The council has adopted the policy after consultation with women's aid groups. It is thought to be the first in the UK to use such strong measures against workers convicted of domestic violence offences.
The council's stance is contained in a new policy document which warns that where there is a 'conflict between the conviction for domestic violence and the job the employee is employed to do some form of disciplinary action may be taken'.
Council workers who are victims of domestic violence are also being offered help in the form of counselling, time off and other aid. The issue is also being introduced into the school curriculum.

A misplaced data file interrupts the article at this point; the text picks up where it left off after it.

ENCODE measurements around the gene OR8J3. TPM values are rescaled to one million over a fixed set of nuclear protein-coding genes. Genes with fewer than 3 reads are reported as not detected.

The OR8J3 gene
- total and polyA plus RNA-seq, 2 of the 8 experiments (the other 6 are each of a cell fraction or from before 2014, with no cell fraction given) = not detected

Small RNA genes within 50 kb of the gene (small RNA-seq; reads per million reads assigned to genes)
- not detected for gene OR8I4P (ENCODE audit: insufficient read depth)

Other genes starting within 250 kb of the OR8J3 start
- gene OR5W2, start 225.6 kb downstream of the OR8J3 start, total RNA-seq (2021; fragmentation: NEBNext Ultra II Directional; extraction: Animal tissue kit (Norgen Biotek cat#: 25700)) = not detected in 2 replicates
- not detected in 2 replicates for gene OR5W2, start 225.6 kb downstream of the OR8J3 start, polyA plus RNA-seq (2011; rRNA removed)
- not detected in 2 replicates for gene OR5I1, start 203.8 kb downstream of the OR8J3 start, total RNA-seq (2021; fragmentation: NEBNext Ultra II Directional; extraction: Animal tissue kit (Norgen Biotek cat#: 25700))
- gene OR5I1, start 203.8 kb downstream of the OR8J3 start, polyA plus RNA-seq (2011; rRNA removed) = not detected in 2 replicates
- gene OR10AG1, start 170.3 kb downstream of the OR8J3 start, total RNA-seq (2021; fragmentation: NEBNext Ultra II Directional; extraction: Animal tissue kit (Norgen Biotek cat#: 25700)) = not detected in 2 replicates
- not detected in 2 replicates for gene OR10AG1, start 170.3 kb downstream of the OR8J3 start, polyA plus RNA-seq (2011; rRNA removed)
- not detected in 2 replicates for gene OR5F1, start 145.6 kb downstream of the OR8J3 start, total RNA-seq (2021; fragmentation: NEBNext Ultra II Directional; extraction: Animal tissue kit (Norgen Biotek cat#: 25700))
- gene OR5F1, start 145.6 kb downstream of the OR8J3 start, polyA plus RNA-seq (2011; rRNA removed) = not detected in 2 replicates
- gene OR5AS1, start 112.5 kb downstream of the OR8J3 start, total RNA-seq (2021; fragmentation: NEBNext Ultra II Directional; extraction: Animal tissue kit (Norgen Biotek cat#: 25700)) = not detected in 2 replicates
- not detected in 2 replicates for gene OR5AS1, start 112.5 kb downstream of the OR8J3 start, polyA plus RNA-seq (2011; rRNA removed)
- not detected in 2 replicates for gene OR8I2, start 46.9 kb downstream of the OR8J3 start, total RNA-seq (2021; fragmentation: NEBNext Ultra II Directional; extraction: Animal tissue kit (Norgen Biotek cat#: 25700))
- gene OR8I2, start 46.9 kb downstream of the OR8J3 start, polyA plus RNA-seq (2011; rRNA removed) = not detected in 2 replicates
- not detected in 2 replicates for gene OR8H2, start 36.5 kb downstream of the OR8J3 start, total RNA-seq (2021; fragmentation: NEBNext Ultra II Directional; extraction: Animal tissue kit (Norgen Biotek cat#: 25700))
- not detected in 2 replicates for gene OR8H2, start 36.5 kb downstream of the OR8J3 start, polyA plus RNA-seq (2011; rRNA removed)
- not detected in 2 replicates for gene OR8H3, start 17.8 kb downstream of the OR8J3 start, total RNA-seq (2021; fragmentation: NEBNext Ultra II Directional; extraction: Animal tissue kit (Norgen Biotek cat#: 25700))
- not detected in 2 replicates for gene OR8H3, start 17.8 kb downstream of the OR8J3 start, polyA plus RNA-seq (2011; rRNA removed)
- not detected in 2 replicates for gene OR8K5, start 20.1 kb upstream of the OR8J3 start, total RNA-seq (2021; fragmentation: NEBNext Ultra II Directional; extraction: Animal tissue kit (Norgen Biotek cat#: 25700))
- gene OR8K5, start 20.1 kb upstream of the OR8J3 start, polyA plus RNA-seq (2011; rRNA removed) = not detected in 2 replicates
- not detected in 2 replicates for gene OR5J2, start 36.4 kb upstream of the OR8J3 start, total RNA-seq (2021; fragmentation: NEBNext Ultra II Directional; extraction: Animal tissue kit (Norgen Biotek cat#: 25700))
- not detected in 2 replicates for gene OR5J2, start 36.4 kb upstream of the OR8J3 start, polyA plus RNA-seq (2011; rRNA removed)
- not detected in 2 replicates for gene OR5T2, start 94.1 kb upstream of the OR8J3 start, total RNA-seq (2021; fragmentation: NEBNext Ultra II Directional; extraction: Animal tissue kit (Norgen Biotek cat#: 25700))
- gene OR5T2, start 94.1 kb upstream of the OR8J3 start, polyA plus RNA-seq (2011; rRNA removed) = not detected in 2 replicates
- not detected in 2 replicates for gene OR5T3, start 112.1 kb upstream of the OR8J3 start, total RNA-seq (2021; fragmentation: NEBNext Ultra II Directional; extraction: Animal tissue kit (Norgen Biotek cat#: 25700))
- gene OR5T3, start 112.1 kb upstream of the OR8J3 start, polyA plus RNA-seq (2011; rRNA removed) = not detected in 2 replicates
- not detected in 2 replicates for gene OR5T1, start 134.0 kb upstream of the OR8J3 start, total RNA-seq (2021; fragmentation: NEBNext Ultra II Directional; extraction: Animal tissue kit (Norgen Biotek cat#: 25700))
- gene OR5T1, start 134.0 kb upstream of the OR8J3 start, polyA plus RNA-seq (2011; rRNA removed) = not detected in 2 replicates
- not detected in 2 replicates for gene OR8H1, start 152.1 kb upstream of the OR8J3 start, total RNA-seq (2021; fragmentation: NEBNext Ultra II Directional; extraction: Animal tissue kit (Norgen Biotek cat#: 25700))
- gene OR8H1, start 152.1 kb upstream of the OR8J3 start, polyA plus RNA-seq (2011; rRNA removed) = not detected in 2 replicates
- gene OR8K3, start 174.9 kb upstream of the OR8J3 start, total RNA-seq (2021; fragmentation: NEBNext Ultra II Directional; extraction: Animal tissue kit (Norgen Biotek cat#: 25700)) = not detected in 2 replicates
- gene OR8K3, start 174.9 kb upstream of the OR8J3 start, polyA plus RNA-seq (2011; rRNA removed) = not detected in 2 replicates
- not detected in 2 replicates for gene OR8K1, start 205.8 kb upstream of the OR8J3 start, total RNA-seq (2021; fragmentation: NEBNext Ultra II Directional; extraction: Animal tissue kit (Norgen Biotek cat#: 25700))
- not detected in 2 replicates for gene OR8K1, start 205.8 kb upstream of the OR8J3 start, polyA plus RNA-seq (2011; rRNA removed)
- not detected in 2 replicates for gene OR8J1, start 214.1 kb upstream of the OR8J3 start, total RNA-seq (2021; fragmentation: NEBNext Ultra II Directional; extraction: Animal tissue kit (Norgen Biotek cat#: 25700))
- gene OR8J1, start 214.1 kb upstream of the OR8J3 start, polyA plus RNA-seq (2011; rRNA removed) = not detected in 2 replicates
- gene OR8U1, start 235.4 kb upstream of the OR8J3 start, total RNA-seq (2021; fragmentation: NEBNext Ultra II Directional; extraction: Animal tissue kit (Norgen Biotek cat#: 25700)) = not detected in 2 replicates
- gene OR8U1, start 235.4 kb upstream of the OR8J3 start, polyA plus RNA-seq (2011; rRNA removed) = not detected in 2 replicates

Ms Scott said: 'For example, where you have a teacher of personal and social development who was teaching children about domestic violence as part of the curriculum, and he or she was found guilty in court of that offence, then there would be a conflict of credibility.'
Unions said they supported the move in general but there were questions about what affected someone's working capability and whether the policy could be extended to include those convicted of racist abuse and other crimes.
A spokesman for Unison said: 'We support what the council is trying to achieve in principle but we don't want this to be used to undermine the rights of staff.
'If someone has been dealt with through the courts then why should they be placed in double jeopardy by then being penalised by their employer?'